Growing up means accepting your parents as fractured, flawed people who make mistakes just like everyone else.

In ‘The Sleepwalker’s Guide to Dancing,’ a woman must grapple with her family’s hidden past along with discomfiting notions of mortality.

‘Wrap your mind around the idea that you can use fiction — in this case, the relatable, often funny story of Amina, who’s just turning 30 — to start seriously working through ideas about ageing and death,’ the librarians say.

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‘Tiny Beautiful Things’ by Cheryl Strayed

Cheryl Strayed, the once-anonymous advice columnist, has compiled pieces of wisdom into a book the librarians call ‘the best, most compassionate advice about being a fully realised, empathic person in the world.’

At its heart, ‘Tiny Beautiful Things’ is a reminder that life is fraught with uncertainty, and that what we call ‘quarter-life crises’ might just be the first in a series of opportunities to ask for help.

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This article first appeared on Business Insider.


  • If I may suggestion one, “The Hitch-Hikers’ Guide to the Galaxy”.

    The overall theme in the book is “Don’t Panic”.

  • Given that ‘getting older’ in no way means ‘getting smarter’ or ‘getting wiser’, this list could have used a title or two on the topic of navigating the rampant bullshit that permeates life in the 21st century. A Ben Goldacre book here, a Joseph Stiglitz book there, a bit of Noam Chomsky on the side, to help understand the forces – the REAL forces – that make the world turn and maintain (or worsen?) the fairly abysmal status quo. Not quite sure why non-fiction writing gets such short shrift from so many quarters, given that it is far more powerful in teaching people about the world than novels.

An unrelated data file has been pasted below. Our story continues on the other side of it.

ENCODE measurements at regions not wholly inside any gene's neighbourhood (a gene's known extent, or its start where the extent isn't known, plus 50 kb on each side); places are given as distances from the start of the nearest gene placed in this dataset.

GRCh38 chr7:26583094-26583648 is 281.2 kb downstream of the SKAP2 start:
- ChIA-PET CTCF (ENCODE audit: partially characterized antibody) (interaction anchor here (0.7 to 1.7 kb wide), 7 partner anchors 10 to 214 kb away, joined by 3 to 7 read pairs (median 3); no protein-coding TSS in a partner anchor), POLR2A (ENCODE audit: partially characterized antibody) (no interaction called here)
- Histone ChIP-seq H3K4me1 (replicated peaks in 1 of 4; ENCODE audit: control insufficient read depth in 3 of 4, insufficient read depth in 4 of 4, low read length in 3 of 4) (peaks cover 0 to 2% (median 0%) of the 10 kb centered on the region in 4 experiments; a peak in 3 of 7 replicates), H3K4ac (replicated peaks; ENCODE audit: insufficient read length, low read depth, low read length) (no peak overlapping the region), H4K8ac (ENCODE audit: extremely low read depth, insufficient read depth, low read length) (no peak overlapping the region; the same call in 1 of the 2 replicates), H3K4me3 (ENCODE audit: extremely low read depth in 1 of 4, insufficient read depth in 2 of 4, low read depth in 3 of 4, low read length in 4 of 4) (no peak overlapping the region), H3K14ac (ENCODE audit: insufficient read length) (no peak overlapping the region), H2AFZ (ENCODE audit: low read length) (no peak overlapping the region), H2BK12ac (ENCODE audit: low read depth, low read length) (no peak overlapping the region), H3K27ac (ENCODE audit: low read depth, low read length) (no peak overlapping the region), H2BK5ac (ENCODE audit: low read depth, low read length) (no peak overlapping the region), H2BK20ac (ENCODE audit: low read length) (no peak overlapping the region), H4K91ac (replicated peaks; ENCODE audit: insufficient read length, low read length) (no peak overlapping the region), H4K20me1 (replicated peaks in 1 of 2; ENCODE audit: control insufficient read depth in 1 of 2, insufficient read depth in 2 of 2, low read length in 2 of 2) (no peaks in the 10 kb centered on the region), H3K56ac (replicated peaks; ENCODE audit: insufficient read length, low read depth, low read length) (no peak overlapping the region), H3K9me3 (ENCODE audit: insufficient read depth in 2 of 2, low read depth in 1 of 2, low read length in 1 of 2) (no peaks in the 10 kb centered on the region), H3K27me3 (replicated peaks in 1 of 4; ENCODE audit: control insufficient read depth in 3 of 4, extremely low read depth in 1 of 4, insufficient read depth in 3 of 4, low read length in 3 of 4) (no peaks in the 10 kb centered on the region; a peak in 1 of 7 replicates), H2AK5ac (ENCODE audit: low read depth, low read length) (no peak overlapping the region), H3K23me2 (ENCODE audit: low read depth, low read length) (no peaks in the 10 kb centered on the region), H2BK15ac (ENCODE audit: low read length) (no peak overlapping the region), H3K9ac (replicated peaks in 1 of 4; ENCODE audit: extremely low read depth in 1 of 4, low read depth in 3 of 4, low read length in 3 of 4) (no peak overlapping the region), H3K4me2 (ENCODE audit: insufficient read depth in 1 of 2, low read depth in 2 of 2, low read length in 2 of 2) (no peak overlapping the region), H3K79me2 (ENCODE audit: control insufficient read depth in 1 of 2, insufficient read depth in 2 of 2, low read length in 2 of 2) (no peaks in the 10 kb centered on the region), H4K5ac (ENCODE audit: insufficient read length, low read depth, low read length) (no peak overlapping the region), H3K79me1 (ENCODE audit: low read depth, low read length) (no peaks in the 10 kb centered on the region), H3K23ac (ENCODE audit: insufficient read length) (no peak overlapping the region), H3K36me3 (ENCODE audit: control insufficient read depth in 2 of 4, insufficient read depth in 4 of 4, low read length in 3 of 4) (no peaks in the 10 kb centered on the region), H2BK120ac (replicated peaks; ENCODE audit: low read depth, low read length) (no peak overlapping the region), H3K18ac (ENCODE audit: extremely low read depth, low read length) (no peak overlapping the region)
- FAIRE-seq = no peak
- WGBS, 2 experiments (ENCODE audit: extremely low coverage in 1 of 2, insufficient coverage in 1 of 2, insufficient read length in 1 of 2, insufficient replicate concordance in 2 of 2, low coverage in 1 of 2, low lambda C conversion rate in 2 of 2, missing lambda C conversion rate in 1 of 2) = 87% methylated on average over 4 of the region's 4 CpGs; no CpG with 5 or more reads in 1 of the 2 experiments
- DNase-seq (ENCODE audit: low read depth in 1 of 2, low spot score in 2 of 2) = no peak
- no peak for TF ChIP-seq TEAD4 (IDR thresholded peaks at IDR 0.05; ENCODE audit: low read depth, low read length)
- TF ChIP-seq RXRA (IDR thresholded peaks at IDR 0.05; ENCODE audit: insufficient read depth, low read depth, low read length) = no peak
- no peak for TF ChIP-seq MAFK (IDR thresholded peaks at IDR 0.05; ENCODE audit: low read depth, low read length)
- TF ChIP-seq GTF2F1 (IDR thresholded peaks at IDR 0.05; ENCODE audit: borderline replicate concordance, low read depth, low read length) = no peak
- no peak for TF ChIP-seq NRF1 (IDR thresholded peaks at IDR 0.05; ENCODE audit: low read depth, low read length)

• I am not sure it is more “powerful”. Stories are more relatable, easier to digest, has plot beats that are easier to remember and which create a stronger emotional attachment.

      Non-fiction is important because there’s heaps of nuance that cannot be conveyed in a story, but I argue that it is meant mostly for the “converted”, he who already understands and likely agrees with many of the basic ideological tenets being communicated and is hungry for a more concentrated flavour. However stories are the ones with the greater capacity to initially intrigue, move and eventually “convert” an uninitiated person. There’s a reason why religion is an unstoppable force throughout history, while philosophies come and go.

  • The last thing we need are more absurd comparisons between [any political party I hate] and 1984.

  • No one needs to read about intersectional feminism. It only seeks to divide by race and gender. It is post-modernism tripe.

    Instead, read Pale Blue Dot by Carl Sagan. A persuasive book that convinces you of the need for investing in space travel.

    • Also, the Nobel prize winning Gulag Archipelago by Alexander Solzhenitsyn so you can have an understanding of why post-modernism & class dividing isn’t a good idea.

  • I would suggest “The subtle art of not giving a fuck”

    Really good book, would highly recommend it for anyone in their 20-30s.

  • May I suggest ‘A La Recherche Du Temps Perdu’ by Marcel Proust? But preferably read this after you have turned 30 (or even 40).

  • Hmm essential reading before you’re thirty. ..

    A brief history of nearly everything by Bill Bryson gives you an easy to understand history of scientific progress

    The Longest Decade by George Megalogenis great recent political history of Australia showing how two polar opposites Keating and Howard were actually steering the country in the same direction